I first saw Mary Poppins at the age of eight and its sunny disposition impressed on me in a most needed way. So much happy and fun and freedom tucked into those one hundred and some odd minutes – and I loved them all.
I climbed the three flights of stairs to the top floor of the Ballantyne Foundation’s Big House, a billion dollar charity where I serve as Director. With over eighteen thousand square feet in the building, the Ballantynes squired away the highest floor for their private quarters.
I opened the first door on the right, twisting the heavy antique knob, and entered the room that shaped my most beloved childhood memories. The walls above a pristine white chair rail were painted a soft taupe, while below they were papered with a custom Velveteen Rabbit pattern. Though Vivi Ballantyne insisted it was only a guest room, the fanciful paper gave her away. The first book I was ever gifted. And by Vivi herself.
As a child, my parents and I summered in nearby Summerton, South Carolina, not swanky Sea Pine Island. We drove down from Michigan every May from my first year of life until their last, when I was twenty. Being good friends of Edward and Vivi Ballantyne, they occasionally spent the night when the Ballantyne Foundation hosted a late night party at this very Big House. And I was my parents’ third wheel, so books and movies kept me company whilst they kept each other company. My parents loved me, of course, they just loved each other more. And while the Ballantynes loved my parents, they just loved me more.
An enormous four-poster bed sat beneath an oversized picture window. A whimsical chandelier dangled above and a square TV circa 1980 hunkered close to the foot. Many a summer night I spent watching movies while the generous and the affluent danced three floors below.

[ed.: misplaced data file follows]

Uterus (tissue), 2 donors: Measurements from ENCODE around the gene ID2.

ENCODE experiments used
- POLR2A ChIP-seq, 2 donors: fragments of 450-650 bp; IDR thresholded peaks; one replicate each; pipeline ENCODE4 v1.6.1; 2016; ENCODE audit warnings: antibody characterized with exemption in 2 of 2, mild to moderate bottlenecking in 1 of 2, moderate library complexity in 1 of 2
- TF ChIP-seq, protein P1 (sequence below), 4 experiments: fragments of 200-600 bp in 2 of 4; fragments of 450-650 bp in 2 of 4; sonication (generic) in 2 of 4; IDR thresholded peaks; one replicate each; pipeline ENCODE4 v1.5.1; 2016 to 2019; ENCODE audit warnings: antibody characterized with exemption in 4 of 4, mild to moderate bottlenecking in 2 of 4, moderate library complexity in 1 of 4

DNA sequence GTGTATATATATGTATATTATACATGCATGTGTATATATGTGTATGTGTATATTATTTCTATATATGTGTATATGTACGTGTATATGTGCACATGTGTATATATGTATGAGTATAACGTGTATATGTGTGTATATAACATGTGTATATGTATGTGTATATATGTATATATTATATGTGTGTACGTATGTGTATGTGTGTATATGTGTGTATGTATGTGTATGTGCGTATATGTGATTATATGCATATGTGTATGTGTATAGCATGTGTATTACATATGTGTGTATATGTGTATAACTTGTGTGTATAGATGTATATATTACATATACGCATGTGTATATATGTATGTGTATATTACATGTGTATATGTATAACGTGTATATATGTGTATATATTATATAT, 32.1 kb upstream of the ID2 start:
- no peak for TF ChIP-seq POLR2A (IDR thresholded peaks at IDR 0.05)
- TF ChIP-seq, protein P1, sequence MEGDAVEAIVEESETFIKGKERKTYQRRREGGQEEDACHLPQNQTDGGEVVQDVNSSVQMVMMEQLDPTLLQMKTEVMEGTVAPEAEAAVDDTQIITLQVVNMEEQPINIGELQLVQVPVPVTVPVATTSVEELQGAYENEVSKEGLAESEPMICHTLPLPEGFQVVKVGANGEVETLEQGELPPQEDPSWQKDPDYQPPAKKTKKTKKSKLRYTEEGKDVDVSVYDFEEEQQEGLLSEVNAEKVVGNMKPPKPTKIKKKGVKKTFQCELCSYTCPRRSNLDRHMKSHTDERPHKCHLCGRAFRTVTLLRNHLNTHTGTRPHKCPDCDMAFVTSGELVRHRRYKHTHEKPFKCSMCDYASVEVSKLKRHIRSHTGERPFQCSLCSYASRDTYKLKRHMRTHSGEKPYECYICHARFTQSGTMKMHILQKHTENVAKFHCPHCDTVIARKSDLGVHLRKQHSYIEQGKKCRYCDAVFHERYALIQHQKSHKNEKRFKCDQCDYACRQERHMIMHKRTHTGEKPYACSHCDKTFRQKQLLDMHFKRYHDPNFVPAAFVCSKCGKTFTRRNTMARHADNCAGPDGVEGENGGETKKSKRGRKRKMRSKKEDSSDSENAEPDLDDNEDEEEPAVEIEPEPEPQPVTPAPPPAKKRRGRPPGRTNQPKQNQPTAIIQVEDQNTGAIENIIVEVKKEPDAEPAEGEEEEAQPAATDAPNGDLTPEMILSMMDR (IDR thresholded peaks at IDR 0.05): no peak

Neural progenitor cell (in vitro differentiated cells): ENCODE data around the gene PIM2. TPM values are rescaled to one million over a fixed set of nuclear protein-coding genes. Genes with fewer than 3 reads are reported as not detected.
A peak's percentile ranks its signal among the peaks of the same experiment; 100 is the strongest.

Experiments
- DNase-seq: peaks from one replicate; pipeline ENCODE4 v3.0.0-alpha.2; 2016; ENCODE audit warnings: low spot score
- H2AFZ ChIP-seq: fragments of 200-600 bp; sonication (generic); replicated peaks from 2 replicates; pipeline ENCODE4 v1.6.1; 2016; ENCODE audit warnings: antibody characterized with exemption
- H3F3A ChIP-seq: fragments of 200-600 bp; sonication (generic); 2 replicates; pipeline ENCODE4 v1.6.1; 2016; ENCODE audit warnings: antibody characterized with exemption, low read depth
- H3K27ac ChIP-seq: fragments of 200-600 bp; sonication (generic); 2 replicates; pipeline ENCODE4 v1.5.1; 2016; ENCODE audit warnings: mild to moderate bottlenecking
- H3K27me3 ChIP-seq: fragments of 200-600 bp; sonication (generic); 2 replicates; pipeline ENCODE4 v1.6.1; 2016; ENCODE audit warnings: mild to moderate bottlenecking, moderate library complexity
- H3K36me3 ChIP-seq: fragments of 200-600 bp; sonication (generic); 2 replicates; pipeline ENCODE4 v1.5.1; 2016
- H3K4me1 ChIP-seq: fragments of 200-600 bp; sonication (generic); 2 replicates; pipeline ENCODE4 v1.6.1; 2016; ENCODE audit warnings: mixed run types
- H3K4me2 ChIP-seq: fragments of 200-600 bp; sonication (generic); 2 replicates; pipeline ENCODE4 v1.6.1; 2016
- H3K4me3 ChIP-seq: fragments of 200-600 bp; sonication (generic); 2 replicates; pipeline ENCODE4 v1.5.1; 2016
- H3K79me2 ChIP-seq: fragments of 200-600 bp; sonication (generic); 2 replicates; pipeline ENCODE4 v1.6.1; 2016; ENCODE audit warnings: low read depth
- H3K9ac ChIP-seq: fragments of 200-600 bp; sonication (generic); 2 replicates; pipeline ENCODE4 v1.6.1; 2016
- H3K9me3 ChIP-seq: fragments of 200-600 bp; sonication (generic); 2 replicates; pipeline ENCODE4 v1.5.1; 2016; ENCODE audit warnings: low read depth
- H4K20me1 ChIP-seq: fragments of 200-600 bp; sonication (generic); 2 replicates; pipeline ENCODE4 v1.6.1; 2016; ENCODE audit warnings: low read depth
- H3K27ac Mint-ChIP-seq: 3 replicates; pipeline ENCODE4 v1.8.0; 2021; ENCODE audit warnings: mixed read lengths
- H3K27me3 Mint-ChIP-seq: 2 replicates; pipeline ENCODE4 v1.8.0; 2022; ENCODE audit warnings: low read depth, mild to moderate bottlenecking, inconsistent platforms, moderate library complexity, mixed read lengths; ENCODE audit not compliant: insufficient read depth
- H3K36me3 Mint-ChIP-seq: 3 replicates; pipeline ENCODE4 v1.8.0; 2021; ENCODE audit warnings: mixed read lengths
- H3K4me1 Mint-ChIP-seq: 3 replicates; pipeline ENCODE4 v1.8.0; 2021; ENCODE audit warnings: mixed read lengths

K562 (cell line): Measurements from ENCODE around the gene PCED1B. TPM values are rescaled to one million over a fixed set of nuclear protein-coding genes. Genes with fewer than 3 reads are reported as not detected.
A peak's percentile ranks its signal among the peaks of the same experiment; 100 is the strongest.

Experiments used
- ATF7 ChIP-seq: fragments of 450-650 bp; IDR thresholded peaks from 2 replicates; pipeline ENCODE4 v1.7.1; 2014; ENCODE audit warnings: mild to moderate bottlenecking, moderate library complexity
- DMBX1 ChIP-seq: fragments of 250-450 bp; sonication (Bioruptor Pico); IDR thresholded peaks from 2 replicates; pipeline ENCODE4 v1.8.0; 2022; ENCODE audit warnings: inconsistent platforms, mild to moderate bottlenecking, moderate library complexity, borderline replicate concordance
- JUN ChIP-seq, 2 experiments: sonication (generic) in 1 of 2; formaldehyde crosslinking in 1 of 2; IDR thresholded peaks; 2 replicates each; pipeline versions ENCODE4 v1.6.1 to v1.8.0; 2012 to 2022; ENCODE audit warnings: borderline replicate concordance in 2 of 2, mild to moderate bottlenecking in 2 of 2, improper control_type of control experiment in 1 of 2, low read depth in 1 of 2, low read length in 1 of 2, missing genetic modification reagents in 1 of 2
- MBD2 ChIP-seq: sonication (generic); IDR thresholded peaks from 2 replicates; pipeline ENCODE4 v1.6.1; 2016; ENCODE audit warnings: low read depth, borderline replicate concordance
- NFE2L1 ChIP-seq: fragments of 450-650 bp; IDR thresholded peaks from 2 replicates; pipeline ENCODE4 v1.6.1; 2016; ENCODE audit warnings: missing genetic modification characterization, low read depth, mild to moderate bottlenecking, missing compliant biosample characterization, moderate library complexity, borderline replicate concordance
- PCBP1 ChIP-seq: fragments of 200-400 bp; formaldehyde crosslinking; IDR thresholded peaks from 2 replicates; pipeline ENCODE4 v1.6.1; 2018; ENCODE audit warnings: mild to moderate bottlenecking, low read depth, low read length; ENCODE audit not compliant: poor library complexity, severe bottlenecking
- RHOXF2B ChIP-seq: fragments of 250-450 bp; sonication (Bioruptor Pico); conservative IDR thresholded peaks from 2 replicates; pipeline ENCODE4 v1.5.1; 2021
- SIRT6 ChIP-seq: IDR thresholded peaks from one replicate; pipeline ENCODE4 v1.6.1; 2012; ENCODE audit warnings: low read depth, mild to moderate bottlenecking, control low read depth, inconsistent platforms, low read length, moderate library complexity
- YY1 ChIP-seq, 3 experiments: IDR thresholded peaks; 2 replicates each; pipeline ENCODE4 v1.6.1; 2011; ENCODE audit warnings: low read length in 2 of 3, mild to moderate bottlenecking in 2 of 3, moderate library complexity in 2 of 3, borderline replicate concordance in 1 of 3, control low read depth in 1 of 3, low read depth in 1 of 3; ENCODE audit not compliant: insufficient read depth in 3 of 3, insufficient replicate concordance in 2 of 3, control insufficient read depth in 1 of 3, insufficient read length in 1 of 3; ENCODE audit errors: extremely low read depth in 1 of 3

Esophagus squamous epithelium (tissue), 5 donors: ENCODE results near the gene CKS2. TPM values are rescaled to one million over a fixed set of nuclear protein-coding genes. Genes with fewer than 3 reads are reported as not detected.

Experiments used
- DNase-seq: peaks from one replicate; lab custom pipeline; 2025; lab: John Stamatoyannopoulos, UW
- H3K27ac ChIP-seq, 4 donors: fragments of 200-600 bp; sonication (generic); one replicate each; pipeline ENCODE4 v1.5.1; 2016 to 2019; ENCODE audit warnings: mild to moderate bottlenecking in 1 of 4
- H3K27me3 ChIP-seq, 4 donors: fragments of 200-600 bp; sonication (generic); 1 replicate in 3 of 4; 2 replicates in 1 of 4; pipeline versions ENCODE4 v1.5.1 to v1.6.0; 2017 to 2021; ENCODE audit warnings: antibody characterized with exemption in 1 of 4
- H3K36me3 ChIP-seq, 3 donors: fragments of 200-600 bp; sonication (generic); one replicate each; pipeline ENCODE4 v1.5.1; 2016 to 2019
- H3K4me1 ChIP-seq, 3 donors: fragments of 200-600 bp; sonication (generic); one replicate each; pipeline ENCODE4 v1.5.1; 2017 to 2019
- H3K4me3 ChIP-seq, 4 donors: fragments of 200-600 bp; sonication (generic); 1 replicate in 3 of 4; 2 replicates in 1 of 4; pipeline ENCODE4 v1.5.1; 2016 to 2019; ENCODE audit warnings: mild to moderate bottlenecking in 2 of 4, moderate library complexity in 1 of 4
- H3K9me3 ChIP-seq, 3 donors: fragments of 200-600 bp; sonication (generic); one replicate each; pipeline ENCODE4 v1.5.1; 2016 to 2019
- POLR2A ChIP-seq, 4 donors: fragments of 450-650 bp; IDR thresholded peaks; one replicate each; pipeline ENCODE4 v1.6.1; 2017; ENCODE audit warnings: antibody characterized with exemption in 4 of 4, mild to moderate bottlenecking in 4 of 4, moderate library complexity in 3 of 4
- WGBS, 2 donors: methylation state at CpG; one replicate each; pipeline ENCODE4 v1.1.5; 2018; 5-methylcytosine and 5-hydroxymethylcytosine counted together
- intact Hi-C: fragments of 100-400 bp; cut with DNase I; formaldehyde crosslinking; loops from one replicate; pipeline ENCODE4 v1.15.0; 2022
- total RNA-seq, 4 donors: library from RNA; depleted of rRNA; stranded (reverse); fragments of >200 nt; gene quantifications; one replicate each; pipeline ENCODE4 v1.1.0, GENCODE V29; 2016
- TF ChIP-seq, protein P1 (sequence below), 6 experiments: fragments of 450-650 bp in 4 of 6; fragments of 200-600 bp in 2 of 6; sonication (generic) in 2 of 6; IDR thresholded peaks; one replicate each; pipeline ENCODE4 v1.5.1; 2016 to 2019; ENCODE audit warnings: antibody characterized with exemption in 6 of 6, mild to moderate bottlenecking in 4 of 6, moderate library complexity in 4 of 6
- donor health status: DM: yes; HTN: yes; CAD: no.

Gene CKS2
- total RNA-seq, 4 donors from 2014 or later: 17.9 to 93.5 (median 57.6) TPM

This is where my imagination took flight. I was born with the wings, but Mary Poppins taught me to fly. Something so thrilling, so freeing, so inspirationally delightful about medicine that tasted like sugar and an afternoon spent dancing with penguins. But most of all, with a sunny day and a silly kite, everything would be okay.
I walked to the far corner where a four foot beauty hung. Made from an old patriotic quilt with red, white and blue squares, and wood from a picture frame, Mr. Ballantyne and I crafted it in a single afternoon and tacked on a ten-foot hand-tied tail.
With a gentle hand, I plucked it from the wall and left my childhood sanctuary. The tail trailed behind as I climbed down the three flights of stairs and out to my Mini convertible. It was the annual 4th of July Ballantyne Kite Flying Brigade at Oyster Cove Beach and I always flew this kite.
Or at least tried. It may have been the most cherished and adored kite to fly above the sand, but definitely not the most aerodynamic. Though I wouldn’t change a thing. No better way to celebrate freedom than a day on the beach, flying a kite, made from love. With a snap to my seat belt and a push on the start button, I zipped toward the ocean singing “Let’s go fly a kite, up to the highest height….”
You can read more about Elliott in Whack Job, the second book in the “Elliott Lisbon” mystery series, published by Henery Press. The first book in the series is Board Stiff. Books are available at retail and online booksellers.
Comment on this post by 6 p.m. EST on May 20, and you will be entered for a chance to win a copy of WHACK JOB. One winner will be chosen at random. Unless specified, U.S. entries only.
Meet the author
Kendel Lynn is a Southern California native who now parks her flip-flops in Dallas, Texas. Her debut novel, Board Stiff, is an Agatha Award nominee for Best First Novel. It features Elliott Lisbon, a mostly amateur sleuth who has a slight aversion to all things germy and is only five thousand hours away from getting her South Carolina PI license. Along with writing, Kendel spends her days editing, designing, and reading subs from the slush pile. Catch up with her at www.kendellynn.com.
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